The Raven Tower

Written by:
Ann Leckie
Narrated by:
Adjoa Andoh

Unabridged Audiobook

Release Date
February 2019
12 hours 0 minutes
Gods meddle in the fates of men, men play with the fates of gods, and a pretender must be cast down from the throne in this masterful first fantasy novel from Ann Leckie, New York Times bestselling author and winner of the Hugo, Nebula, and Arthur C. Clarke Awards.

'Absolutely wonderful. . .utterly brilliant.' -- The New York Times Book Review

For centuries, the kingdom of Iraden has been protected by the god known as the Raven.

He watches over his territory from atop a tower in the powerful port of Vastai. His will is enacted through the Raven's Lease, a human ruler chosen by the god himself. His magic is sustained by the blood sacrifice that every Lease must offer. And under the Raven's watch, the city flourishes.

But the Raven's tower holds a secret. Its foundations conceal a dark history that has been waiting to reveal itself. . .and to set in motion a chain of events that could destroy Iraden forever.
'It's a delight to read something so different, so wonderful and strange.' -- Patrick Rothfuss

For more Ann Leckie, check out:Ancillary JusticeAncillary SwordAncillary Mercy
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Sarah H.

The narrator was so good that she transformed a good but not great story into something unforgettable. One of the best narrators that I’ve heard.

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Lydia W.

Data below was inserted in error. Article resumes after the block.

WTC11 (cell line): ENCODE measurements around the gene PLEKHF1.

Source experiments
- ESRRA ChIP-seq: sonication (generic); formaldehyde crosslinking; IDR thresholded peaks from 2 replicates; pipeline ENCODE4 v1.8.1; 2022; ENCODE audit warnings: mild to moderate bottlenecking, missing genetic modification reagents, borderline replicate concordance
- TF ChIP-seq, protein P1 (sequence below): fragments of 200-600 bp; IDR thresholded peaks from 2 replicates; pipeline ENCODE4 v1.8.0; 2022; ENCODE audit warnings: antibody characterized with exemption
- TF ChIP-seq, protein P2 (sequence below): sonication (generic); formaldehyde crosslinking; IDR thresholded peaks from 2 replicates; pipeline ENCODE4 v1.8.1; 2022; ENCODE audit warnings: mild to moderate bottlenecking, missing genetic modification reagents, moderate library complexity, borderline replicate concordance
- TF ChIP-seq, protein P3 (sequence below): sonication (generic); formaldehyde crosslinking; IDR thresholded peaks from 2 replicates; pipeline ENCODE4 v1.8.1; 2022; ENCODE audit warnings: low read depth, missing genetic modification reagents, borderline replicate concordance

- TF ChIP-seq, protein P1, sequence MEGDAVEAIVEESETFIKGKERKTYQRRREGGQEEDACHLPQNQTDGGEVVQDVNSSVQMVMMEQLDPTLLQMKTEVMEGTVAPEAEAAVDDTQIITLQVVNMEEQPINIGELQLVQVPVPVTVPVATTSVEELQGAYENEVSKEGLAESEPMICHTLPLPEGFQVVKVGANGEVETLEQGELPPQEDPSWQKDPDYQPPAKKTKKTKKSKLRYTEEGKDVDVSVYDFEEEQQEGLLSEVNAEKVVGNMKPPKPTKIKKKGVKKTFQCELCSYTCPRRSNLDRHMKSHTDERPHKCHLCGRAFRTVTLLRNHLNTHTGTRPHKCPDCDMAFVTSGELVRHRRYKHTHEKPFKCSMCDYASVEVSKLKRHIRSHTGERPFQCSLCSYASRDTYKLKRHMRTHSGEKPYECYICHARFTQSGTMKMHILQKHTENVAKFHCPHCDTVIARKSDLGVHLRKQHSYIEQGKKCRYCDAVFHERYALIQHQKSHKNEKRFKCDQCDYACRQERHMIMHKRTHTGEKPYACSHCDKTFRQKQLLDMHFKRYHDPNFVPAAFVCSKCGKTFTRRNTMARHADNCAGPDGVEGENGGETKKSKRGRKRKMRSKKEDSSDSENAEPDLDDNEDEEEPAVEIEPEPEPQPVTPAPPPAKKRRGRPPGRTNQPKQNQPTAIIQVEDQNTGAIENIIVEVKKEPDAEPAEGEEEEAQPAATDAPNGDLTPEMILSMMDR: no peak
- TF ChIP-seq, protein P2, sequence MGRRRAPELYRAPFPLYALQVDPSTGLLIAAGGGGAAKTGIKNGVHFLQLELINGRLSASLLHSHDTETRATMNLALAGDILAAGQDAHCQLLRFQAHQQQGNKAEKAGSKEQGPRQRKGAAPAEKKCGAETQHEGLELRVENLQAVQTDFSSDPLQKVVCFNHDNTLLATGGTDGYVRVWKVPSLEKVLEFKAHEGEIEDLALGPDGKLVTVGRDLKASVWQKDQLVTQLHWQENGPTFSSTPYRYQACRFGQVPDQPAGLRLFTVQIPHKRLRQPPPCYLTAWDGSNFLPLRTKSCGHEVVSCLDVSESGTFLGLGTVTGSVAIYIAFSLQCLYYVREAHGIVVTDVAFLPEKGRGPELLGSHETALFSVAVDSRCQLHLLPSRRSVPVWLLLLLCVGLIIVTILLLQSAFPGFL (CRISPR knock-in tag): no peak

When a god speaks, what they say must be true, or their power is expended to make it true. Therefore people will bring them offerings, to expand the gods’ power and ask for favors. But the gods must be careful to not say something that they don’t have to power to make true, or they will die. I love books that have clear rules for their magic, and consider the effect that magic has on their world. How people will use it and how society would be different. This story is told in two parts. One of Eolo trying to solve a mystery of the ruler’s disappearance. One of a god, and their experiences over the course of their whole life. It’s very interesting to have the history of the world told from the perspective of someone who existed before people did. This god is also narrating the story of Eolo. Because the god cannot read Eolo’s mind, we only learn about him by his actions and don’t always know what he thinks.

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Katie C.

The story is told in second person and it took me a while to get use to it. The narrator, however, is an interesting choice. Unfortunately, the story did not hold my attention and was boring. I tried but didn’t like any of the characters.

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